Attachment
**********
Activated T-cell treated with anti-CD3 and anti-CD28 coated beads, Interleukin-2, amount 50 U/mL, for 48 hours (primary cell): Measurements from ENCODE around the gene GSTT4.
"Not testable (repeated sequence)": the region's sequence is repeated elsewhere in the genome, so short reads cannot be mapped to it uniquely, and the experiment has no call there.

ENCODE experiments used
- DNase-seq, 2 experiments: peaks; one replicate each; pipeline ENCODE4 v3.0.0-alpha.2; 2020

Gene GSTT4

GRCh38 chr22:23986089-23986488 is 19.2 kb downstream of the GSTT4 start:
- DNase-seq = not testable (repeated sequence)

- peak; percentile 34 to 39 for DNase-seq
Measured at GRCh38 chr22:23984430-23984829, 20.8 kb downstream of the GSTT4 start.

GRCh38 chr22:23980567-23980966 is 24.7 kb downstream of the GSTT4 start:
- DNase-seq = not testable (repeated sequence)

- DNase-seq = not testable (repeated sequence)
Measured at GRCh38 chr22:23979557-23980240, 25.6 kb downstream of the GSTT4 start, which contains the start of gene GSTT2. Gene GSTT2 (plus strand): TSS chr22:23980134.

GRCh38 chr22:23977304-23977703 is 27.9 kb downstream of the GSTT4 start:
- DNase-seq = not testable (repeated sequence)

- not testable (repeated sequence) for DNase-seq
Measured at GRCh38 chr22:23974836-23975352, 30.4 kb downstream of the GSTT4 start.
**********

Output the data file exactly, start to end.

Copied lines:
Activated T-cell treated with anti-CD3 and anti-CD28 coated beads, Interleukin-2, amount 50 U/mL, for 48 hours (primary cell): Measurements from ENCODE around the gene GSTT4.
"Not testable (repeated sequence)": the region's sequence is repeated elsewhere in the genome, so short reads cannot be mapped to it uniquely, and the experiment has no call there.

ENCODE experiments used
- DNase-seq, 2 experiments: peaks; one replicate each; pipeline ENCODE4 v3.0.0-alpha.2; 2020

Gene GSTT4

GRCh38 chr22:23986089-23986488 is 19.2 kb downstream of the GSTT4 start:
- DNase-seq = not testable (repeated sequence)

- peak; percentile 34 to 39 for DNase-seq
Measured at GRCh38 chr22:23984430-23984829, 20.8 kb downstream of the GSTT4 start.

GRCh38 chr22:23980567-23980966 is 24.7 kb downstream of the GSTT4 start:
- DNase-seq = not testable (repeated sequence)

- DNase-seq = not testable (repeated sequence)
Measured at GRCh38 chr22:23979557-23980240, 25.6 kb downstream of the GSTT4 start, which contains the start of gene GSTT2. Gene GSTT2 (plus strand): TSS chr22:23980134.

GRCh38 chr22:23977304-23977703 is 27.9 kb downstream of the GSTT4 start:
- DNase-seq = not testable (repeated sequence)

- not testable (repeated sequence) for DNase-seq
Measured at GRCh38 chr22:23974836-23975352, 30.4 kb downstream of the GSTT4 start.